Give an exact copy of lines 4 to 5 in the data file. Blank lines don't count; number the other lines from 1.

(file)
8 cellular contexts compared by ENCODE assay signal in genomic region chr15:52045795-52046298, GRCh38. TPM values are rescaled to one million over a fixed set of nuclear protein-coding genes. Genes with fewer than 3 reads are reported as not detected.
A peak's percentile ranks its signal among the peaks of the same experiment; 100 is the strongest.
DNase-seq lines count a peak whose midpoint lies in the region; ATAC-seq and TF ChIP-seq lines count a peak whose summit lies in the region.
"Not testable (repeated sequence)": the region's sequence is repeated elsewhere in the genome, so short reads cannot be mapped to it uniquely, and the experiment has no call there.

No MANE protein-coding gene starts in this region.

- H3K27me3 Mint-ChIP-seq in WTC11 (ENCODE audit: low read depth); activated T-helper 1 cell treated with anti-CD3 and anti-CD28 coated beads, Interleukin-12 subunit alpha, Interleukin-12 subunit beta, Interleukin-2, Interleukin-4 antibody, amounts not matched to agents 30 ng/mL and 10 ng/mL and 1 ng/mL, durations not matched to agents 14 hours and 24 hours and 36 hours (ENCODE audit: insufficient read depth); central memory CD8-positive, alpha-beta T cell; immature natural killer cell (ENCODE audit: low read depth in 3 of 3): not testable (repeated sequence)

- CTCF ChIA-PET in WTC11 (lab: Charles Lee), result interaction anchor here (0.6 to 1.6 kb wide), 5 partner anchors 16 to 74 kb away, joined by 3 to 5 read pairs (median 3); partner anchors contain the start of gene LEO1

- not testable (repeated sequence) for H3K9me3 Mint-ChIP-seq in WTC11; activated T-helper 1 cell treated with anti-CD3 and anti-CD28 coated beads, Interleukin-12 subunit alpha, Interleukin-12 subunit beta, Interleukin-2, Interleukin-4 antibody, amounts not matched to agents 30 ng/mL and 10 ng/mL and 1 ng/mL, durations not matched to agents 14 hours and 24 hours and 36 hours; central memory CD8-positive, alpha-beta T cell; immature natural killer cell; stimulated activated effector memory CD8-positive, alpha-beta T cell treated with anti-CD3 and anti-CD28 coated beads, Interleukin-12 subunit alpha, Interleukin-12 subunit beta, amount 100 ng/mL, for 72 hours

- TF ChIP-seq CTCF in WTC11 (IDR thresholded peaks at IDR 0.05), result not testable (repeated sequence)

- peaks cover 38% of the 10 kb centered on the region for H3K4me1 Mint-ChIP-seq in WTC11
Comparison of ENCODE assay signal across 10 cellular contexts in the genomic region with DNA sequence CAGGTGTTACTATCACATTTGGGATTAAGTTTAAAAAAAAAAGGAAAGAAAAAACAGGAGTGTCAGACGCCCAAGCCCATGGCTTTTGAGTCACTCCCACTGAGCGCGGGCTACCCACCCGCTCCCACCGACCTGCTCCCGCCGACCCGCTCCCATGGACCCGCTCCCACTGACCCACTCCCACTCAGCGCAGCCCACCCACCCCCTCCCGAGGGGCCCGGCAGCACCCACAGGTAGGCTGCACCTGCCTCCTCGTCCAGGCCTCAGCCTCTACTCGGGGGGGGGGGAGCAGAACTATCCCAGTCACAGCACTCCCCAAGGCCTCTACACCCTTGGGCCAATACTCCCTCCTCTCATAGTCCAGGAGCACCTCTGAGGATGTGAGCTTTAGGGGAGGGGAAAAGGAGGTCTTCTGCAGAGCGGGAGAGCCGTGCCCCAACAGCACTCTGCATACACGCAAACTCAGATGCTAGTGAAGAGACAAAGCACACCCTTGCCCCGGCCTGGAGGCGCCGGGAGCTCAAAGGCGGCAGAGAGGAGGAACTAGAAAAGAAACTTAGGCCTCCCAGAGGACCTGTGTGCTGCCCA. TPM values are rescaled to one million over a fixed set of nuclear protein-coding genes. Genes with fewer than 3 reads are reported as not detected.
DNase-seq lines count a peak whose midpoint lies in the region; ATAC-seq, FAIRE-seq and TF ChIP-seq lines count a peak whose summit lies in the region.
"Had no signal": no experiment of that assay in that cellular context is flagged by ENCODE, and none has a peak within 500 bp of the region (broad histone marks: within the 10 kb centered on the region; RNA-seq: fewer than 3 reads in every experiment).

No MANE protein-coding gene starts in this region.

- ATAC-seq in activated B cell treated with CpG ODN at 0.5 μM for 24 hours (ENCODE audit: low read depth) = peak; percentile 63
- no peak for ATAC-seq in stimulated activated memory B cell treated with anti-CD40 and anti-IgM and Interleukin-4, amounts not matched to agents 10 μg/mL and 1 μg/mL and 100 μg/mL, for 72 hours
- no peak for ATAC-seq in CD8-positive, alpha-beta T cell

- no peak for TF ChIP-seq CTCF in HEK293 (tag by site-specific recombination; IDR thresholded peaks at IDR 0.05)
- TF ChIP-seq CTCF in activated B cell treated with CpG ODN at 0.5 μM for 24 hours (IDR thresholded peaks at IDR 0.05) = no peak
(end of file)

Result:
"Not testable (repeated sequence)": the region's sequence is repeated elsewhere in the genome, so short reads cannot be mapped to it uniquely, and the experiment has no call there.

No MANE protein-coding gene starts in this region.